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Mallus in Cilicia Pedias, large denomination for Iulia Mamaea


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Sometime after 230, Alexander Severus raised the city of Mallus in Cilicia Pedias to the rank of colonia. But before that, around 229-30, a Greek issue of coins in the name of Alexander and Mamaea was struck (with the local dating system present just on the Alexander dies), in what seem to be very modest quantities.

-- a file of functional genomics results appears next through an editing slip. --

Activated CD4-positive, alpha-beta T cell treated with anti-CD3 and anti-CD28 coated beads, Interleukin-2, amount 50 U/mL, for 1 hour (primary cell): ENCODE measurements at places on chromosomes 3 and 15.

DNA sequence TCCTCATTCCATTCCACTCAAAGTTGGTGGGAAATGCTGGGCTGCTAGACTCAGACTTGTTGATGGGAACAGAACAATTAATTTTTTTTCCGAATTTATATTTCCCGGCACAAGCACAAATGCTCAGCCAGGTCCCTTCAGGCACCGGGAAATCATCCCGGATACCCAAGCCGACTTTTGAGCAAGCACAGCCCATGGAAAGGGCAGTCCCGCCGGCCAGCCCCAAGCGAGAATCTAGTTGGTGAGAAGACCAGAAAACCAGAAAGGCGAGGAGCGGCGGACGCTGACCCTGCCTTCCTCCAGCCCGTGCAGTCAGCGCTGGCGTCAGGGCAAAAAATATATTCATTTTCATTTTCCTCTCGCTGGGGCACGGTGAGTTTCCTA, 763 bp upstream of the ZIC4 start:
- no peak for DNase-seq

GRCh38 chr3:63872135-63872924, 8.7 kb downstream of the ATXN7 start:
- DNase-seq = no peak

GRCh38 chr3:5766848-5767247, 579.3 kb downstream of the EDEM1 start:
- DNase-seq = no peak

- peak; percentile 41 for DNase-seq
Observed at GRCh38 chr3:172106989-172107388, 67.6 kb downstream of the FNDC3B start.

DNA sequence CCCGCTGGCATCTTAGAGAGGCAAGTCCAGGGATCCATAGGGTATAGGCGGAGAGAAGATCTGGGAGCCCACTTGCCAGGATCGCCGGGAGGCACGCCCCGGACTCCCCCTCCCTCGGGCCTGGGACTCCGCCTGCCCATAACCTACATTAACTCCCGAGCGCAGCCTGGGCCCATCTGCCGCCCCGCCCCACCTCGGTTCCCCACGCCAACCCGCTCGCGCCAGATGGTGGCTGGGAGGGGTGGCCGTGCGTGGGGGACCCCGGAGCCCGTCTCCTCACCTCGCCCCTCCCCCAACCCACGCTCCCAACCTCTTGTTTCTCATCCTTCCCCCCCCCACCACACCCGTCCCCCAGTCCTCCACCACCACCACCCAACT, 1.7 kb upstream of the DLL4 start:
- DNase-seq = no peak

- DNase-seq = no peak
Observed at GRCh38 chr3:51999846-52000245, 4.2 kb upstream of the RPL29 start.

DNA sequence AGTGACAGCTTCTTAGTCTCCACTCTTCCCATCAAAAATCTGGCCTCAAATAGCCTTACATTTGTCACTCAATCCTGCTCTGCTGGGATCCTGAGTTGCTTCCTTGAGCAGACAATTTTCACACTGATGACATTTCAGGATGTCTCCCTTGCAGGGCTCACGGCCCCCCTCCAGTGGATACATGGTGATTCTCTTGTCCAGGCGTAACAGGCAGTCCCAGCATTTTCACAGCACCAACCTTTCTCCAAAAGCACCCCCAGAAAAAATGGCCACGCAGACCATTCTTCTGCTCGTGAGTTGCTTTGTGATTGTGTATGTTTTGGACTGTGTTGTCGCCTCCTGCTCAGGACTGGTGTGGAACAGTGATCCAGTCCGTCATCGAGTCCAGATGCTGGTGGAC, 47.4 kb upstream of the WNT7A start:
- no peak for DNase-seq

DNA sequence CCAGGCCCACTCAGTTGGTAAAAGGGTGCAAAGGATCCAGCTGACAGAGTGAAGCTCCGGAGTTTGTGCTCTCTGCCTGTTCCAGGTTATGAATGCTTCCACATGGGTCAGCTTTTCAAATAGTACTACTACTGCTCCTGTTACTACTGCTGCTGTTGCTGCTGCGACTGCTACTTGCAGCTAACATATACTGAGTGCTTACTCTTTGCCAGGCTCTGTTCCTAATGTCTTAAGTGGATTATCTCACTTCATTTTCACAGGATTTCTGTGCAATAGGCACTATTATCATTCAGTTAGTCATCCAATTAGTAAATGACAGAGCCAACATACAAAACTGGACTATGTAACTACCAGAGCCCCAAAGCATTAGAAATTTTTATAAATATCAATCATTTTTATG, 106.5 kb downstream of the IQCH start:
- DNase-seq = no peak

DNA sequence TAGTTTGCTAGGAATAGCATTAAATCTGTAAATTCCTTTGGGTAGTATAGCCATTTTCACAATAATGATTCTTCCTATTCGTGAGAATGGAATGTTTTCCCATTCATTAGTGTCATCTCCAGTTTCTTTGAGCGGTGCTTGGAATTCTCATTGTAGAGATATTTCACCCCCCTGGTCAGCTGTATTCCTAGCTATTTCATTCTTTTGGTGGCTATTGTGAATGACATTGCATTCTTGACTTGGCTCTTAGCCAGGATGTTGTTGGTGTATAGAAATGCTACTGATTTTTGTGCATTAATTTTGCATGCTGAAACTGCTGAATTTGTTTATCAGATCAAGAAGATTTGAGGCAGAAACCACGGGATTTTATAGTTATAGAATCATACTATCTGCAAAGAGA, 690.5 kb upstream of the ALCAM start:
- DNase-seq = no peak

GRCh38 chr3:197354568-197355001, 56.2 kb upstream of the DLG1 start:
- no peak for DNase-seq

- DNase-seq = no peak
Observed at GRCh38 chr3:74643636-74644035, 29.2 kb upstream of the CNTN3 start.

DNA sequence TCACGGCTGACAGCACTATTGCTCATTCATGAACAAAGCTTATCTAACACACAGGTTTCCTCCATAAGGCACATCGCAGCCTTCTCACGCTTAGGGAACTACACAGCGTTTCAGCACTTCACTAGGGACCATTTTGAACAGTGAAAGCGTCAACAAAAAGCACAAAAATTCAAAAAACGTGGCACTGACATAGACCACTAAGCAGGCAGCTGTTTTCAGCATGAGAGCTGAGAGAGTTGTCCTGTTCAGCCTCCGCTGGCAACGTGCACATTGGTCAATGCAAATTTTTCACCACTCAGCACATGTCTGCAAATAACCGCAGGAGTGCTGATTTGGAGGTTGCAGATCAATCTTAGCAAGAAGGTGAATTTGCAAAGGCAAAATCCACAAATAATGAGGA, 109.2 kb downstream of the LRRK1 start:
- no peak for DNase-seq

There is just one specimen recoreded in RPC (RPC VI 30076 temporary) with no other references, both coins with the same obverse counter-mark, possibly a local counter-mark used to (re)affirm the coin's status as legal tender at a later date. The coinage of Alexander from the pre-colonial phase of Mallus is recorded in SNG Levante but this one for Mamaea is not. The flan is thick and heavy (26mm 14.95g) and the metal seems to be copper rather than orichalcum. The effigy of Iulia Mamaea is typical for the period, likely inspired by the Imperial antoniniani of Iulia Maesa of ca. 218, with the empress bust placed on crescent. Although rare and unrecorded, there should be more examples considering that there are at least two sets of obverse dies to one(?) reverse die.